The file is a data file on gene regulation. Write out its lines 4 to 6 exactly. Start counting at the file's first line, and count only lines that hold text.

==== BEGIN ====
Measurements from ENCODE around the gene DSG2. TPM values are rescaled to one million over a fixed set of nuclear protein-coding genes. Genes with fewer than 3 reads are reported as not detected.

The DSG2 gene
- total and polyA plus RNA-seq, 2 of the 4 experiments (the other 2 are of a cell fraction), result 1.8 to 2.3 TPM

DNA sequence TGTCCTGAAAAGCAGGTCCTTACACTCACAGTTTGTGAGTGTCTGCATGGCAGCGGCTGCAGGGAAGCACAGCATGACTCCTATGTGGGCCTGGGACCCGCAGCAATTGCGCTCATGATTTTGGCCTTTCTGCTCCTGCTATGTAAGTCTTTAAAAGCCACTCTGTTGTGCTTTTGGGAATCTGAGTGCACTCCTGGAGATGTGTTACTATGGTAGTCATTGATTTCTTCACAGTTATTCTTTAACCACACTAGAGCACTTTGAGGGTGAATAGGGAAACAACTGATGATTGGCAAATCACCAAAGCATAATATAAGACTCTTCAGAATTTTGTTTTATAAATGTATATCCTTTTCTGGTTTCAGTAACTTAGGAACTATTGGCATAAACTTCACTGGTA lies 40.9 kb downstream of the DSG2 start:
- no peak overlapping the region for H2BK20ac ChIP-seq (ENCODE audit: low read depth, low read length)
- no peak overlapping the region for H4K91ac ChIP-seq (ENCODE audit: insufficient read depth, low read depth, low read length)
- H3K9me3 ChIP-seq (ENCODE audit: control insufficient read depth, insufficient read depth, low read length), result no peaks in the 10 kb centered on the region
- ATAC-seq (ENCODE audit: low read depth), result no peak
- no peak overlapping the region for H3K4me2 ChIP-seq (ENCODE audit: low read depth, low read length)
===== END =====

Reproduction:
DNA sequence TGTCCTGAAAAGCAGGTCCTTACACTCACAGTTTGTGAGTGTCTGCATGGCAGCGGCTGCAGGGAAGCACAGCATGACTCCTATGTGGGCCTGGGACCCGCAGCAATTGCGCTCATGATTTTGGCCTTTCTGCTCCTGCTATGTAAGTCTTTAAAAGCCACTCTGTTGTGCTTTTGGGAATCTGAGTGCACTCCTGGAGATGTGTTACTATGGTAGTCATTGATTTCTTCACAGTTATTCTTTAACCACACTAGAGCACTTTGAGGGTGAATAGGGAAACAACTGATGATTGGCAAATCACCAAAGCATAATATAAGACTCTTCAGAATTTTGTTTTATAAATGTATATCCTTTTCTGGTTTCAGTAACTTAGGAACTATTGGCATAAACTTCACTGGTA lies 40.9 kb downstream of the DSG2 start:
- no peak overlapping the region for H2BK20ac ChIP-seq (ENCODE audit: low read depth, low read length)
- no peak overlapping the region for H4K91ac ChIP-seq (ENCODE audit: insufficient read depth, low read depth, low read length)